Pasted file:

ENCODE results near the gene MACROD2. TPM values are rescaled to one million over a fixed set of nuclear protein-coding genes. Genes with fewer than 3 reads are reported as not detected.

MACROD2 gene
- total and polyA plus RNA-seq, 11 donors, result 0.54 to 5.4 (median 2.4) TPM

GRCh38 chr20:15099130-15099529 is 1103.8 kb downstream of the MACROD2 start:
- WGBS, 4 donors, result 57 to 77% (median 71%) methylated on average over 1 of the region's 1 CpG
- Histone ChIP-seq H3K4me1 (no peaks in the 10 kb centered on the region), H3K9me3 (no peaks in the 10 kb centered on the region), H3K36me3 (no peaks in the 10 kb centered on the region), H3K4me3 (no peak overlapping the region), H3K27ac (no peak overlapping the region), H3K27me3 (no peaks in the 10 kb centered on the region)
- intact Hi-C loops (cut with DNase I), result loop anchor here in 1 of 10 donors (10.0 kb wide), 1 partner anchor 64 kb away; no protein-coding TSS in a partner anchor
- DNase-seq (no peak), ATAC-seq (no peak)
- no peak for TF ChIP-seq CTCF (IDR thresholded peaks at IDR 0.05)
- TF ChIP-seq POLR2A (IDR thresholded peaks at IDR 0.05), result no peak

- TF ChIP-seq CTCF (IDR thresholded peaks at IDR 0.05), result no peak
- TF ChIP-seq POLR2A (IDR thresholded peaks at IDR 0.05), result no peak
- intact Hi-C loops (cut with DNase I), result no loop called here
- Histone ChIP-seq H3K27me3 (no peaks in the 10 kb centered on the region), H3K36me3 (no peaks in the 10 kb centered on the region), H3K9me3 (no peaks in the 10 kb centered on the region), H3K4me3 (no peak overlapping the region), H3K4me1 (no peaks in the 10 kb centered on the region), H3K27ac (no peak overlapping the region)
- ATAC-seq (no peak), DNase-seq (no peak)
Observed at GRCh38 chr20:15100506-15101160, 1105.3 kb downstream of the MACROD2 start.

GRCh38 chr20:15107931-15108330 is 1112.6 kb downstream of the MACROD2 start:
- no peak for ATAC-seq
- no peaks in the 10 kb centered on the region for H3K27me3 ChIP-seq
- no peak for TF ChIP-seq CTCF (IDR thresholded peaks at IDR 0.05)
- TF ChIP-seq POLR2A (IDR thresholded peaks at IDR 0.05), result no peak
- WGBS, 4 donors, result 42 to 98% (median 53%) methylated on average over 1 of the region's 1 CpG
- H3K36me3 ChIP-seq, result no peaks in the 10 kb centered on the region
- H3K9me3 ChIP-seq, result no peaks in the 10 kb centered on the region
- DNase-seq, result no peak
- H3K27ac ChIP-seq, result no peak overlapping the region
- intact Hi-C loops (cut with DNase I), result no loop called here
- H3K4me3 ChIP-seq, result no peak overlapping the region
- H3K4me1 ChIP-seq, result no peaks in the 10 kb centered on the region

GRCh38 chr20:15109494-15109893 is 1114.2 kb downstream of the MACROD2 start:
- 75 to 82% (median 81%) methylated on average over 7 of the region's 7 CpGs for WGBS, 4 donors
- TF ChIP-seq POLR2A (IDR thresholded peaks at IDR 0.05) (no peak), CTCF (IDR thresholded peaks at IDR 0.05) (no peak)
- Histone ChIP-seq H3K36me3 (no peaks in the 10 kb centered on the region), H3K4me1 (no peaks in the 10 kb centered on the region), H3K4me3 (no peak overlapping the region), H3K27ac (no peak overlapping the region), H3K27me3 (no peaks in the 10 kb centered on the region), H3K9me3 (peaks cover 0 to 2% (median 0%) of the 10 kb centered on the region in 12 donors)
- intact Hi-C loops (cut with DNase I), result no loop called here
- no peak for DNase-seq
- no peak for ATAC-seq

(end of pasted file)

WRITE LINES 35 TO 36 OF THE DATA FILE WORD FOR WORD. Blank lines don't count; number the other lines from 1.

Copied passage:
- no peak for DNase-seq
- no peak for ATAC-seq